Not a good sign: No contract extension for ASU’s Graham


Evidently, a half-million dollar contribution doesn’t necessarily buy job security.  If Todd Graham didn’t know that before, he does now.

The head football coach at Arizona State University ponied up a cool $500,000, putting it together with a similar donation from the school’s athletic director, Ray Anderson, to give an early boost to the fund-raising campaign for the renovation project on Sun Devil Stadium.

That was September of 2014 and Graham was just about to begin his third season in charge of the program and riding pretty high after posting an 8-5 inaugural season in 2012, the first winning regular-season record in five years; beating rival Arizona; and posting the first bowl win in seven years.  The next year he won 10 games, claimed the Pac-12 South championship, and was named 2013 Pac-12 Coach of the Year.

The euphoria lasted one more year, as Graham’s 2014 squad went 10-3 and was division runner-up.

But back-to-back losing seasons followed and the Texas native finds himself on the hot seat going into his sixth season.  The tenuous nature of his future in Tempe was further confirmed this week when his five-year contract was not given an extension, something that has been pretty consistent in the past.

Graham’s contract has been given one-year extensions each year since 2013 – but not this year, says Anderson, in responding to media inquiries.  Anderson, who didn’t hire Graham since his own tenure didn’t begin until January of 2014, pointed out that the extension was not an automatic provision in the contract and didn’t necessarily need to be rolled over.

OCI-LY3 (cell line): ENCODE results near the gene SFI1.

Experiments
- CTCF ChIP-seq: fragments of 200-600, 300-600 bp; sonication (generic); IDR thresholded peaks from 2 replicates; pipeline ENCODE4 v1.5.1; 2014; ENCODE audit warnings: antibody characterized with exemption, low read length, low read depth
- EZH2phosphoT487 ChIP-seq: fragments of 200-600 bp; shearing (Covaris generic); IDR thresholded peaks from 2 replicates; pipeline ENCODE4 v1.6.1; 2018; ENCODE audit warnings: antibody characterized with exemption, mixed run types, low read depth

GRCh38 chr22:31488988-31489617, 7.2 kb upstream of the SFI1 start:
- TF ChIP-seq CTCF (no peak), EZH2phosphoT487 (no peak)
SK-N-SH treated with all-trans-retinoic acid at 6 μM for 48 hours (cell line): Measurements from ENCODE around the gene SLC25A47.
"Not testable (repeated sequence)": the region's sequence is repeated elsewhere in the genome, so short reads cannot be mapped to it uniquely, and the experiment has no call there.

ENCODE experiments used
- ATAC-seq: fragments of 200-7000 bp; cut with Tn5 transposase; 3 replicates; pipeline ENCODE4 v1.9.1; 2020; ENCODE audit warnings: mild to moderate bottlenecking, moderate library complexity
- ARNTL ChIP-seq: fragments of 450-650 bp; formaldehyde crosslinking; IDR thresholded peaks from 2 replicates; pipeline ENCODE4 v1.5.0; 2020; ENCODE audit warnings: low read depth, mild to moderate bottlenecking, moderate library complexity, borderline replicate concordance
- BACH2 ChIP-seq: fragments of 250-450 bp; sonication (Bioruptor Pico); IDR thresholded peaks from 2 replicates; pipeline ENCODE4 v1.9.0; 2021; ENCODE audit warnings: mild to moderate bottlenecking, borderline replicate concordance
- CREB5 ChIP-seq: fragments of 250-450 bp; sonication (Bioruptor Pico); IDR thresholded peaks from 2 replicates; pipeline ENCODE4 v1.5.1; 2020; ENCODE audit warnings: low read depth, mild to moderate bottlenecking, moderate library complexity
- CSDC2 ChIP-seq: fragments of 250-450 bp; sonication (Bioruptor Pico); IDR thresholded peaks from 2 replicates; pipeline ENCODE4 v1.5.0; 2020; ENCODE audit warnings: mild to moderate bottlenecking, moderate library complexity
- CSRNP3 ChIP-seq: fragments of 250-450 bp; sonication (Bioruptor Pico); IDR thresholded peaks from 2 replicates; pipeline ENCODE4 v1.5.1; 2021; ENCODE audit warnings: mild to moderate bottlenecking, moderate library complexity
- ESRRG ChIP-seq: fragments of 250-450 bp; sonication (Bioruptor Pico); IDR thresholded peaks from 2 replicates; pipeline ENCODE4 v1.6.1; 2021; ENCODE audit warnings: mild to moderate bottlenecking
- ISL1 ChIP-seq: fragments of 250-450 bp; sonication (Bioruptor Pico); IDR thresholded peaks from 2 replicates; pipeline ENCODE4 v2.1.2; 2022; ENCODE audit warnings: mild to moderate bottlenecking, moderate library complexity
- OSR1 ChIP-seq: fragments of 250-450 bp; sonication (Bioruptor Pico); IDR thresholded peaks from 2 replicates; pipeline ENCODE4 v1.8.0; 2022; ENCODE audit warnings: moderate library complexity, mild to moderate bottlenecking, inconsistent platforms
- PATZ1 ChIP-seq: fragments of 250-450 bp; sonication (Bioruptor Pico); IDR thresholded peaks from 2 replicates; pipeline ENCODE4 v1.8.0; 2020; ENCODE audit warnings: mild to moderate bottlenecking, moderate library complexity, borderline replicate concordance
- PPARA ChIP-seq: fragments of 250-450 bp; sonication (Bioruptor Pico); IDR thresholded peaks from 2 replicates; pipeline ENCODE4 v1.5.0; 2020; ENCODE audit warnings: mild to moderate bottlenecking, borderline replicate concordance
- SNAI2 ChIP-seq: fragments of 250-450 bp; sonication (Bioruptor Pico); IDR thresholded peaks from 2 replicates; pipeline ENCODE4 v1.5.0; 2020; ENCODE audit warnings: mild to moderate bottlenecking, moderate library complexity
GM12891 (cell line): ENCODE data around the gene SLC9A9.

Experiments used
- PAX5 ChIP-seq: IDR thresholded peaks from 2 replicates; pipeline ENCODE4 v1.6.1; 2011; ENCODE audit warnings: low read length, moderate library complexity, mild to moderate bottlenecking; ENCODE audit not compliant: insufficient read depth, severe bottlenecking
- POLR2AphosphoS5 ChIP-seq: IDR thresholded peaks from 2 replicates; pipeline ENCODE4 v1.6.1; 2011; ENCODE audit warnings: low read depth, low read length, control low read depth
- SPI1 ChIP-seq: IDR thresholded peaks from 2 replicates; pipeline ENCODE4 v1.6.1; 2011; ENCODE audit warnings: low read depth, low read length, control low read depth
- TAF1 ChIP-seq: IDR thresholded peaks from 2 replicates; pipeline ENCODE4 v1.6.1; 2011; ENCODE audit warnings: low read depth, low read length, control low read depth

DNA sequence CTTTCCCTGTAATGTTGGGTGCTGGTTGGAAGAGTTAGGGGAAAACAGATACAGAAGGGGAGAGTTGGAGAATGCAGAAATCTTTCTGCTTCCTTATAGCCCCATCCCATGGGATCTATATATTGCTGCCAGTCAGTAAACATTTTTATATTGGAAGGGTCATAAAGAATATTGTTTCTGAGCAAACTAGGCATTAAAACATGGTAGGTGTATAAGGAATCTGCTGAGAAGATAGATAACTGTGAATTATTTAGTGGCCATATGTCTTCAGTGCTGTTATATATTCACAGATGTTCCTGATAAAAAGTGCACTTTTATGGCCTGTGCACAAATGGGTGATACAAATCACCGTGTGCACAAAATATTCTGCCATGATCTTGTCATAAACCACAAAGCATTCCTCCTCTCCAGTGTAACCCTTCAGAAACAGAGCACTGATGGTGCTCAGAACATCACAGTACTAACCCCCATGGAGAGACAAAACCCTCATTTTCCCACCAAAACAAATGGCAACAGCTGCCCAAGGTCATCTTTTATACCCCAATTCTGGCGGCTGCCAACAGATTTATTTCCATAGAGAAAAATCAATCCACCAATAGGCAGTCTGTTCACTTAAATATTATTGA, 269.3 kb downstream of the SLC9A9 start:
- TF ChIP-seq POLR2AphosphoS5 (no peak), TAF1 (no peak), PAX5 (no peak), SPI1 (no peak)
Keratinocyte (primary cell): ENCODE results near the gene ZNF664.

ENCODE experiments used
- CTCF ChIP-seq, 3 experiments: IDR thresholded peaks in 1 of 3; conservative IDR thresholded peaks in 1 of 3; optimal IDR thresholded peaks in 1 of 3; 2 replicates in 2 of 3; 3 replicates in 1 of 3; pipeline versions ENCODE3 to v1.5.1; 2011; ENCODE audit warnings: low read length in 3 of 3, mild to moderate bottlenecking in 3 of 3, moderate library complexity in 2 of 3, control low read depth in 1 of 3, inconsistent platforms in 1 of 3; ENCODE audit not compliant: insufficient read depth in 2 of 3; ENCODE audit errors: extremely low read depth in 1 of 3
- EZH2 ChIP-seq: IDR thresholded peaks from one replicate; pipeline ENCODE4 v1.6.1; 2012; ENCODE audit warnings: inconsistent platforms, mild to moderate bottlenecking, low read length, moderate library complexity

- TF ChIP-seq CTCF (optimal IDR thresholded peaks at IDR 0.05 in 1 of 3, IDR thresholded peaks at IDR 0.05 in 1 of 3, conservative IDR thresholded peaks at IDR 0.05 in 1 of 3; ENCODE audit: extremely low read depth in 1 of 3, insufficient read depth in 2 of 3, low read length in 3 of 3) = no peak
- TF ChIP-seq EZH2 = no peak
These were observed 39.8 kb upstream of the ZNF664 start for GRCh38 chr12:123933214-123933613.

Graham is under contract through 2021, but the annual extensions kept the length of his original contract consistent at five years.  But, by cutting off a year, ASU would save a considerable chunk of money should the school decide after this season that it wants to release Graham.  He would have to be paid the remainder of the contract obligation for the four remaining years and, since his annual salary is $3.2 million, the school would save that much by not extending it before the coming season.

But the coach could also benefit from not receiving an extension.  His contract penalizes him for leaving before it has expires, standard for most head coaches’ contracts, and if the contract has just four years to run instead of five, he could save himself $500,000 on the penalty.

In a strange twist, that would sort of cancel out the donation he made.

Graham seems to sincerely love being at ASU and has repeatedly said this is where he would like to finish his career.  But he’s been a bit of a nomad throughout his coaching career.  When he accepted the job in Tempe it was his fourth head-coaching gig in seven years; he had been at Pittsburgh just one season before jumping ship to move to the desert.

So if next season doesn’t goes as well as he hopes and he begins to feel a lack of support, he could pull the trigger himself rather than wait to be fired.

Here’s the real irony in all of this:

If Graham doesn’t turn things around this season and is asked to step aside for a successor, he will just miss enjoying the results of his generous support three years ago.

The stadium renovation project he helped fund is scheduled for completion in time for the 2018 season.

(Photo: ASU Athletics)